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Carl Death

Dr

  • Politics, School of Social Science, Arthur Lewis Building, University of Manchester, Oxford Road

    M13 9PL Manchester

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Personal profile

Biography

Carl joined the University of Manchester in August 2013 as a Senior Lecturer in International Political Economy, after four years in the Department of International Politics, Aberystwyth University, and a year in the School of Law and Government, Dublin City University. He has conducted research in South Africa, Tanzania and the USA, and has held visiting researcher positions at The MacMillan Centre for International and Area Studies and the Agrarian Studies Program at Yale University; the Wits Institute for Social and Economic Research (WISER) at the University of the Witwatersrand in Johannesburg; Stellenbosch University; and the Centre for Civil Society (CCS) at the University of KwaZulu-Natal in Durban. 

Carl works a condensed week, Tuesday-Friday, and so is unavailable on Mondays.  

 

Research interests

Carl’s research focuses on environmental politics in Africa, with a particular interest in critical and postcolonial approaches. Recent books include The Green State in Africa (Yale University Press, 2016), Global Justice: The Basics (Routledge, 2016, with Huw L. Williams), Governing Sustainable Development: Partnerships, Protests and Power at the World Summit (Routledge, 2010) and three edited collections, The African Affairs Reader: Key Texts in Politics, Development and International Relations (OUP, 2017, with Nic Cheeseman and Lindsay Whitfield), Critical Environmental Politics (Routledge, 2014), and Critical Perspectives on African Politics: Liberal interventions, state-building and civil society (Routledge, 2014, with Clive Gabay).  

Current interests include the role of African science fiction in imagining future climates.

Other teaching information

I have taught courses on African politics and development, environmental politics, social movements and international relations in universities in England, Wales and Ireland, as well as in South Africa. One of the interesting challenges I have engaged with is how to make these topics relevant to and connected with the everyday lives and local contexts of students from diverse backgrounds and different societies. Issues of personal identity and background (such as language, culture, gender, age, race, sexuality and so on), as well as participation in activities such as consumption, travel, activism, voting, employment and so on, are all as important elements of international politics as relations between states. In a postcolonial world education can be made more political and transformative by engaging with such issues. As such my courses have sought to encourage personal reflection and subjective interpretation, whilst not remaining restricted to or constrained by individual standpoints. I want students to ask questions, question received wisdom, and develop their own research interests and projects.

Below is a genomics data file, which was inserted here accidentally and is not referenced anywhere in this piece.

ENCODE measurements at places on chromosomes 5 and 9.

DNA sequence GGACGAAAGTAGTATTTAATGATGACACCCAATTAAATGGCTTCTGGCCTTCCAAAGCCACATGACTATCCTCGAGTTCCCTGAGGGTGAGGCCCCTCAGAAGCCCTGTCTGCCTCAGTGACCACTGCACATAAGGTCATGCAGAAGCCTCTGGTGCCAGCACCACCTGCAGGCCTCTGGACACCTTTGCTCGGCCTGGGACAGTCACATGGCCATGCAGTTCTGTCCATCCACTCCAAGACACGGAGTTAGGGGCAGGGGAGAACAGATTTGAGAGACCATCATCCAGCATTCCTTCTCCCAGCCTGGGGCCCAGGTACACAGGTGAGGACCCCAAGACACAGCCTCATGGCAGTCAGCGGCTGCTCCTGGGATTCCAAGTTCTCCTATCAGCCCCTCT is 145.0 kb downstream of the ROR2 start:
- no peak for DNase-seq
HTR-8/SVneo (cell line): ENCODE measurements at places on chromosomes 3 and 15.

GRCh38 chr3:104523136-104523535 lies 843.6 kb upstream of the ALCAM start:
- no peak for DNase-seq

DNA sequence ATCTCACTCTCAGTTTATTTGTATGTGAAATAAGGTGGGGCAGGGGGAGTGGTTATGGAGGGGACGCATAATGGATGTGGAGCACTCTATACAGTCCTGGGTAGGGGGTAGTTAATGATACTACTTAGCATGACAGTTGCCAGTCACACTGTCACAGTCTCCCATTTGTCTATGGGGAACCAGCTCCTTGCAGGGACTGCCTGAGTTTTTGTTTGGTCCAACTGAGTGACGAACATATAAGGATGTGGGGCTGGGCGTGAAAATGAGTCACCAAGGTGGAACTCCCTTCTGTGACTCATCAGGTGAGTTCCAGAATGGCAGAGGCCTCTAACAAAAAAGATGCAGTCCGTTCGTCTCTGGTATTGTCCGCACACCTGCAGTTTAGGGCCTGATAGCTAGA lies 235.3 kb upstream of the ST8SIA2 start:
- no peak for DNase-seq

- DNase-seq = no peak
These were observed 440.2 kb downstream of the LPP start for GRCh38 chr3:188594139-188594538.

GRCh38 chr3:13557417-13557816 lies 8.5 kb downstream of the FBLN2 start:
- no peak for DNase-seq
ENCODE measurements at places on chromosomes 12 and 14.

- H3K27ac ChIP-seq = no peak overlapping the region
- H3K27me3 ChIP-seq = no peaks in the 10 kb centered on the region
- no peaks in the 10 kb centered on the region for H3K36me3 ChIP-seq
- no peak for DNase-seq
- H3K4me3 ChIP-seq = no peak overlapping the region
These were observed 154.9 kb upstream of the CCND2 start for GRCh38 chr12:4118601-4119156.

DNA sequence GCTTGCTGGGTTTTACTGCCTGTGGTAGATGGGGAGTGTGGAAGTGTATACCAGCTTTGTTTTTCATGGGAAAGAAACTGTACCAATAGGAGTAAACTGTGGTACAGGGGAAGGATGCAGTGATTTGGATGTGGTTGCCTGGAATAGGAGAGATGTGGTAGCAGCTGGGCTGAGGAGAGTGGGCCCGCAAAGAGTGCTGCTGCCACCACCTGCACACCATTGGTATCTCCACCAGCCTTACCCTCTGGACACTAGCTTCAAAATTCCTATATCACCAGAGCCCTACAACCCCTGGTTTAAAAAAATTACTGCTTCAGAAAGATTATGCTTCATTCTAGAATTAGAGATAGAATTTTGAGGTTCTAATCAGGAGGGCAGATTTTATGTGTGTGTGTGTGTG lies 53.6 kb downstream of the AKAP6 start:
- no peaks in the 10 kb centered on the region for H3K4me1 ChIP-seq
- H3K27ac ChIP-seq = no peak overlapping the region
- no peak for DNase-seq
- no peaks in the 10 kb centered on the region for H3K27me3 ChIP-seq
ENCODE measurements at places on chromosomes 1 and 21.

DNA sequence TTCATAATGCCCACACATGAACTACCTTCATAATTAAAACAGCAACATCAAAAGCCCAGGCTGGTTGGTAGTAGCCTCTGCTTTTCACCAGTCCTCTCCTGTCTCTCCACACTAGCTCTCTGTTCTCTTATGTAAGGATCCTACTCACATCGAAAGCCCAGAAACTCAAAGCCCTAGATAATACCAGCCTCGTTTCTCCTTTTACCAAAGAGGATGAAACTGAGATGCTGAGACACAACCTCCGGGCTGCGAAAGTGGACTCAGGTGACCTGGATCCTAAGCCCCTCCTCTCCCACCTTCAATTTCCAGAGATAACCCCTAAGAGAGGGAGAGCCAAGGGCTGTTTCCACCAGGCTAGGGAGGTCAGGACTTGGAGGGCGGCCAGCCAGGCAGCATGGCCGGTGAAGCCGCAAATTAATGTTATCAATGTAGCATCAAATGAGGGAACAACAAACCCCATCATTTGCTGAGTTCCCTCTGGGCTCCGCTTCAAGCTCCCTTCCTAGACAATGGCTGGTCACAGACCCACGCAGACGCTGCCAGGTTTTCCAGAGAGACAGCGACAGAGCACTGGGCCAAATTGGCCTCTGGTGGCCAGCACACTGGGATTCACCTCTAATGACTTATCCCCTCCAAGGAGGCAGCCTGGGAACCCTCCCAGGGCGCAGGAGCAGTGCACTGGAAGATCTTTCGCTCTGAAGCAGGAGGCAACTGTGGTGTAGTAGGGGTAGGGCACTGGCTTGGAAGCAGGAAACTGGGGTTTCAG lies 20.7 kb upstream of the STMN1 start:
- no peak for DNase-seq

Opportunities

PhD Supervision

I am happy to supervise PhD students on topics including African politics, environmental politics and sustainable development, and work on social movements and resistance in global politics. Please get in touch to discuss research proposals.

In recent years I have examined theses on a variety of topics at universities including Aberystwyth, Birmingham, Carleton, Cambridge, Central European University, Cape Town, East London, Gothenburg, Kent, Manchester, Sheffield, UNISA and Wits.


 

Current PhD students

Joshua Barritt, Resilience-Based Marine Biodiversity Conservation Policy on Australia’s Great Barrier Reef: Mitigation, Adaptation and Restoration

Julia Loginovic, Individualisation Discourse in Global Neoliberal Governance and its Role in Subjectivity Production: the Case of the World Development Reports

Sam Toscano, Investigating the sustainability communications of corporate climate pacts: governmentality and the (re)structuring of environmental action

Charlotte Weatherill, Vulnerability, climate change, and small island states

 

Completed PhD students

Kelvin Charles, The city, production and resistance: Hardt and Negri, Occupy encampments and the issue of space

Simon Chin-yee, Kenya and the global climate change regime

Katja Daniels, The politics of international investment law: Transnational corporations, social movements, and the struggle for the future

Jake Flavell, Capitalism with a ‘Human Face’: Face-to-Face Charity Fundraising and the Critique of Ideology

Kai Heron, Many struggles, one fight: Deleuze | Guattari, Lacan and the US anti-fracking movement

Amanda Källstig, Humouring the state? Zimbabwean stand-up comedians as political actors

Gediminas Lesutis, The politics of precarity and global capitalist expansion: The case of mining, dispossesion and suffering in Tete, Mozambique

Erzsebet Strausz, Being in Discourse: An experience book of sovereignty

Elaine Tan, Understanding African International Society: An English School Approach

Expertise related to UN Sustainable Development Goals

In 2015, UN member states agreed to 17 global Sustainable Development Goals (SDGs) to end poverty, protect the planet and ensure prosperity for all. This person’s work contributes towards the following SDG(s):

  • SDG 1 - No Poverty
  • SDG 2 - Zero Hunger
  • SDG 5 - Gender Equality
  • SDG 7 - Affordable and Clean Energy
  • SDG 8 - Decent Work and Economic Growth
  • SDG 11 - Sustainable Cities and Communities
  • SDG 13 - Climate Action
  • SDG 14 - Life Below Water
  • SDG 16 - Peace, Justice and Strong Institutions

Research Beacons, Institutes and Platforms

  • Digital Futures
  • Creative Manchester

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